The Dogs’ Toilet Club, though unique in London, was not an entirely new idea.  Paris had already paved the way when it came to doggie indulgence with canine couturiers like Madame Ledouble, whose luxurious establishment in the Palais Royal is described by the Strand Magazine as “the Eldorado of Dandy Dog-dom.”  Madame Ledouble made chic dog clothing and accessories.  She also published a fashion book for dogs.  Her creations for 1896 included winter visiting dresses of sable and ermine, yachting gowns with embroidered anchors, and traveling suits of box cloth, which the Strand Magazine describes as being:

“…complete with hood and pockets for handkerchief, railway ticket, and biscuit — the latter by way of refreshment en route.”

Public reaction to the Dogs’ Toilet Club varied.  Many viewed it as just one more example of the frivolity and excess of spoiled, wealthy ladies with too much time on their hands.  For example, a 1900 edition of the Review of Reviews states that the Dogs’ Toilet Club is “instructive as showing how foolish idle people can manage to be.”  Others were not quite as generous.  As one writer in a much later edition of the Saturday Review of Politics, Literature, Science and Art declares:

“We once visited a Dog’s Toilet Club in Bond Street, and were not amused, but only saddened, at the sights to be seen there, knowing all the mitigable sorrow which lies at the heart of the world.”

Portrait of a Pet Dog called Pepi by Vilma Lwoff-Parlaghy, (1863-1923).
Portrait of a Pet Dog called Pepi by Vilma Lwoff-Parlaghy, (1863-1923).

Thus concludes another of my Friday features on Animals in Literature and History.  If you are interested in adopting a dog or if you would like to donate your time or money to a rescue organization, I urge you to contact your local animal rescue foundation or city animal shelter.  The below links may also be useful as resources:

The Humane Society of the United States (USA)

Battersea Dogs & Cats Home (UK)

Mimi Matthews is the author of  The Pug Who Bit Napoleon: Animal Tales of the 18th and 19th CenturiesA Victorian Lady’s Guide to Fashion and Beauty (Pen and Sword Books , July 2018), and The Lost Letter: A Victorian Romance. She researches and writes on all aspects of nineteenth century history—from animals, art, and etiquette to fashion, beauty, feminism, and law. 


 “The Dogs’ Toilet Club.”  To-day.  Vol. XI.-No. 131.  London: W. A. Dunkerley, 1896.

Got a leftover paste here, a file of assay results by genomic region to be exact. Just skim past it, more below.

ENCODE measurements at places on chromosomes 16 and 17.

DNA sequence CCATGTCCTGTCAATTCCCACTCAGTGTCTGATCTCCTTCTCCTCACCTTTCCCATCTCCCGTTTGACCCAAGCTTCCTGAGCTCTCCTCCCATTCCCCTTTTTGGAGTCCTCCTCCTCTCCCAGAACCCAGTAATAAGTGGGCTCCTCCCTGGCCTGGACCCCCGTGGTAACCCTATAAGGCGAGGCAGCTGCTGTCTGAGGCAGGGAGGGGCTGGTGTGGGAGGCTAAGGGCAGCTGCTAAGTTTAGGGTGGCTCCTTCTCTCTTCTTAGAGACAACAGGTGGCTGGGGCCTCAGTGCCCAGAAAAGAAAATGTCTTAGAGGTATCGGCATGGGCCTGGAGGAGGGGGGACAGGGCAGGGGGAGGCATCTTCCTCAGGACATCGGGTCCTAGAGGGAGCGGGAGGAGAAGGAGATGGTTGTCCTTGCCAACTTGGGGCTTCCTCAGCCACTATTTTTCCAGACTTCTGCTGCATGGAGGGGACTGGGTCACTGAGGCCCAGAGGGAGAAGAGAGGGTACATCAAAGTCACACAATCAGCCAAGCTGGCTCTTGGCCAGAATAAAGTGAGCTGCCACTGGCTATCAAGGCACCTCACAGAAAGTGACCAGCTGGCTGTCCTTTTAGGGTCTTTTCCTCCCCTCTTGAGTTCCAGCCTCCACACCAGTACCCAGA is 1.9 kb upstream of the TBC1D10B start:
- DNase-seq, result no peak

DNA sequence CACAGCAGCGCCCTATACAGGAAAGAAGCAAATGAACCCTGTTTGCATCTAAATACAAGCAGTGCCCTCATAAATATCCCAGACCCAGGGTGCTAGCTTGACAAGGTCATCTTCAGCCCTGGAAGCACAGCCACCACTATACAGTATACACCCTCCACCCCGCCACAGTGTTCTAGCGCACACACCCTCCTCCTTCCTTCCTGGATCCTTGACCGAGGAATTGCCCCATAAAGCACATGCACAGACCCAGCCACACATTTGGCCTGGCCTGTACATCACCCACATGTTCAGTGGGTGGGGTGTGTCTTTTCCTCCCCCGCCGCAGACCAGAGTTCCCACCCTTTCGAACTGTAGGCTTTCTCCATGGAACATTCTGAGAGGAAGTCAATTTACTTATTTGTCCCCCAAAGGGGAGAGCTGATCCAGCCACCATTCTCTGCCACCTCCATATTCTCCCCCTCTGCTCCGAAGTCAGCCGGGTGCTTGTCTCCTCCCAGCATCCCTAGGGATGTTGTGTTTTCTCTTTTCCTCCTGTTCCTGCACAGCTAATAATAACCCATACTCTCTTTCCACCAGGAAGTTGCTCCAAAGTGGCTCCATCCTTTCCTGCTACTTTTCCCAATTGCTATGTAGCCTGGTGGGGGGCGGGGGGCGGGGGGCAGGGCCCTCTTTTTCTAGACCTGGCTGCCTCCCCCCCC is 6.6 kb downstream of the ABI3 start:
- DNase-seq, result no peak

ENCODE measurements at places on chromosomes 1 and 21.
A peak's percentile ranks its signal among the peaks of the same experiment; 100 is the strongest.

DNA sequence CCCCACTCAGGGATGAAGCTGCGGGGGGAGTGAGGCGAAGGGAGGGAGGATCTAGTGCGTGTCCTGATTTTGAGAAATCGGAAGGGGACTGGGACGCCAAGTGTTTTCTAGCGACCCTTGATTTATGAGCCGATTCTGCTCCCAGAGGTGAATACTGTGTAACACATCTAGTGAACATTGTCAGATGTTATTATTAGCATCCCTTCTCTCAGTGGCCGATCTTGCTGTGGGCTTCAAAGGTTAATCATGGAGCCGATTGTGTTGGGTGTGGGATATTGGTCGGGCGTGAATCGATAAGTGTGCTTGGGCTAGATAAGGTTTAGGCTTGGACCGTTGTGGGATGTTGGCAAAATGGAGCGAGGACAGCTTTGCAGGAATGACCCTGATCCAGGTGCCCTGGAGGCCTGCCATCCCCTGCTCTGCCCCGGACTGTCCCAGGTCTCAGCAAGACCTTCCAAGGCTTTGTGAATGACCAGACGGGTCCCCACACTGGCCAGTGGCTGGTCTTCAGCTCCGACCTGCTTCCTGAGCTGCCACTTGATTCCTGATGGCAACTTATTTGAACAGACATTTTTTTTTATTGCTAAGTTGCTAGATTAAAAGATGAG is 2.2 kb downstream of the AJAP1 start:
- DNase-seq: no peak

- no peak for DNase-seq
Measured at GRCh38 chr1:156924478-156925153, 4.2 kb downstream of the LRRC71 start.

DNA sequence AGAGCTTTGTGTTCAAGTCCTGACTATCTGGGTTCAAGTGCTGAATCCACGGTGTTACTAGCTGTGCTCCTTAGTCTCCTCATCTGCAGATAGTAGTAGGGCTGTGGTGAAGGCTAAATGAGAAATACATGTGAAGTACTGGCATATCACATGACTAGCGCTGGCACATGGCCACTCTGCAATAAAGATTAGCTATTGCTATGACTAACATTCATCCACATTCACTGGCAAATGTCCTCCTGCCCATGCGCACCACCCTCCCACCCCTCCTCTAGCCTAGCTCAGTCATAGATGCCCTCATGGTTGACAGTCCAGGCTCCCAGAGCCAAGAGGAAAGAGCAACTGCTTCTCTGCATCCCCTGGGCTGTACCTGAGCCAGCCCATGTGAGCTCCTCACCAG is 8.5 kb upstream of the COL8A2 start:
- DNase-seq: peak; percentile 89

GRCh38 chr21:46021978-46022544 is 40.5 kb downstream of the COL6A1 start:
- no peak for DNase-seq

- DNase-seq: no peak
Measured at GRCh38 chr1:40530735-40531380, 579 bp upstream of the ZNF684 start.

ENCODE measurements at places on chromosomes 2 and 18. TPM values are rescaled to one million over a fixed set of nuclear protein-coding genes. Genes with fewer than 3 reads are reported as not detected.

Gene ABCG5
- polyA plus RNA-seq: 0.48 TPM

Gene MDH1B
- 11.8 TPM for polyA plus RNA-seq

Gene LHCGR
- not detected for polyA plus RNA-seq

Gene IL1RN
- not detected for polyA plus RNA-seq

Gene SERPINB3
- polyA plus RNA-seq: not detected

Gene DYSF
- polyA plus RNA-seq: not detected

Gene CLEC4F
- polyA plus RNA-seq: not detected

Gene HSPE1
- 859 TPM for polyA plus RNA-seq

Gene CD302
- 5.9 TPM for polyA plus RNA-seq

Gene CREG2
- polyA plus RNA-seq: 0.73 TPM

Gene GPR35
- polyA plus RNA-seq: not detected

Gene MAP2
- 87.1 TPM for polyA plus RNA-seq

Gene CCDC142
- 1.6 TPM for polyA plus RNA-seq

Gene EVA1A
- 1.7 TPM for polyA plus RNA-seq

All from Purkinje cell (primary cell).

Fitzgerald, William.  “Dandy Dogs.”  The Strand Magazine.  Vol. XI.  London: George Newnes, Ltd., 1896.

“Ladies’ Column.”  Kent & Sussex Courier.  February 25, 1896.

The Review of Reviews.  Vol. 22.  July – December.  London: William Thomas Stead, 1900.

Saturday Review of Politics, Literature, Science and Art.  London: J. W. Parker and Son, 1921.

“Women’s World.”  St. James’s Gazette.  January 29, 1896.


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Pet Barrier

Sounds like when it comes to pampering dogs, not that much has changed. They still get spoiled. -Ellie

Sarah Waldock

Now I know I pamper my cats but that’s just plain silly. The idea of a washing, nail clipping and tooth cleaning service does make sense as some dogs are quite recalcitrant about these necessary aids to grooming, and often behave better for a stranger. And yes, I have made quilted jackets for those of my cats who feel the cold, but not as fashion accessories…

Mimi Matthews

It does seem excessive for the Victorian era, but I thought it was really quite innovative–a sort of sign of things to come in terms of the full service pet shops and doggie beauty parlors of today.


My dogs and cats have had to do without coats or special pampering, though I just bought a new supply of cat nip for the one we have now. I rather side with the critics who think of all the children who needed dentists, grooming, clothes and some special attention. There were children who would have even barked and crawled around on all fours to have some of that pampering.

Mimi Matthews

The clothes did strike me as being a bit excessive, but I confess that my own two rescue chihuahuas (long since passed away) used to wear coats outside the house. And grooming & dentistry are just a fact of life with our cats and dogs–though, thankfully, I haven’t yet had cause to patronize the local pet orthodontist!

Lauren Gilbert

Very interesting. And I thought outfits for one’s dog was a 21st century fad. I did make a coat for a dog I had many years ago-her coast was curly but not thick and she did need one. And my labs did wear bandanas. However, I do think the brown silk lined with rose-pink with the gold clasp is a bit over the top. I’d love to have seen a picture. :) It just shows there is really nothing new.

Mimi Matthews

Glad you enjoyed it, Lauren :) I wish there were pictures of that coat, too! It sounds quite decadent.

paper doll

Fascinating! Noting is new under the sun! lol
Thank you for posting!

Mimi Matthews

You’re very welcome :) And I agree. In some respects, things never change.


Absolutely love it! And to think it was a woman’s idea also!

Mimi Matthews

And a young woman, too!